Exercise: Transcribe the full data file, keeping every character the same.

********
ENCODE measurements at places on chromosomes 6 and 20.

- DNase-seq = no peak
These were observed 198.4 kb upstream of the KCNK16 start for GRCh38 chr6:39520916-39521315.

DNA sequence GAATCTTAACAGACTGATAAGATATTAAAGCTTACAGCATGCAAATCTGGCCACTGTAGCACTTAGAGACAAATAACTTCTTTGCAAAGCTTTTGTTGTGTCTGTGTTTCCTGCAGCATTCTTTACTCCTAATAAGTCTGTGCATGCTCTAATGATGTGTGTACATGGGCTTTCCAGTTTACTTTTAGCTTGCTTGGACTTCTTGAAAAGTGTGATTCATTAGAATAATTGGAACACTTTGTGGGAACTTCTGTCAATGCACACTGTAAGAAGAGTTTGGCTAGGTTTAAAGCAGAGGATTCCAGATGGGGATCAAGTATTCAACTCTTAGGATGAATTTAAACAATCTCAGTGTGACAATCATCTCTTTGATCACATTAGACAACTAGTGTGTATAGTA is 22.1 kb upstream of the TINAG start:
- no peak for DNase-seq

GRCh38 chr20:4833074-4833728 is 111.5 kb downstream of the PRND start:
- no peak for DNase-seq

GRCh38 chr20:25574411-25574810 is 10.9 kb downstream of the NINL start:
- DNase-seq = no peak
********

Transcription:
ENCODE measurements at places on chromosomes 6 and 20.

- DNase-seq = no peak
These were observed 198.4 kb upstream of the KCNK16 start for GRCh38 chr6:39520916-39521315.

DNA sequence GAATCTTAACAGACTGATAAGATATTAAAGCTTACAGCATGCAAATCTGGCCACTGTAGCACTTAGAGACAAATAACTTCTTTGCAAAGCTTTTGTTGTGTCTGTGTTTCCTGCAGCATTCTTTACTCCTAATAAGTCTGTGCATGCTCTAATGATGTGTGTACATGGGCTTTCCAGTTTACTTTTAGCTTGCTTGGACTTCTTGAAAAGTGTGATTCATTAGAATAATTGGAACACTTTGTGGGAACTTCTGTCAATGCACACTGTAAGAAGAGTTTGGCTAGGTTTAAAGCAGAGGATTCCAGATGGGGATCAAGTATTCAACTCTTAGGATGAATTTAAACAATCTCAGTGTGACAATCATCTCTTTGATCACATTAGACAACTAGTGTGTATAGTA is 22.1 kb upstream of the TINAG start:
- no peak for DNase-seq

GRCh38 chr20:4833074-4833728 is 111.5 kb downstream of the PRND start:
- no peak for DNase-seq

GRCh38 chr20:25574411-25574810 is 10.9 kb downstream of the NINL start:
- DNase-seq = no peak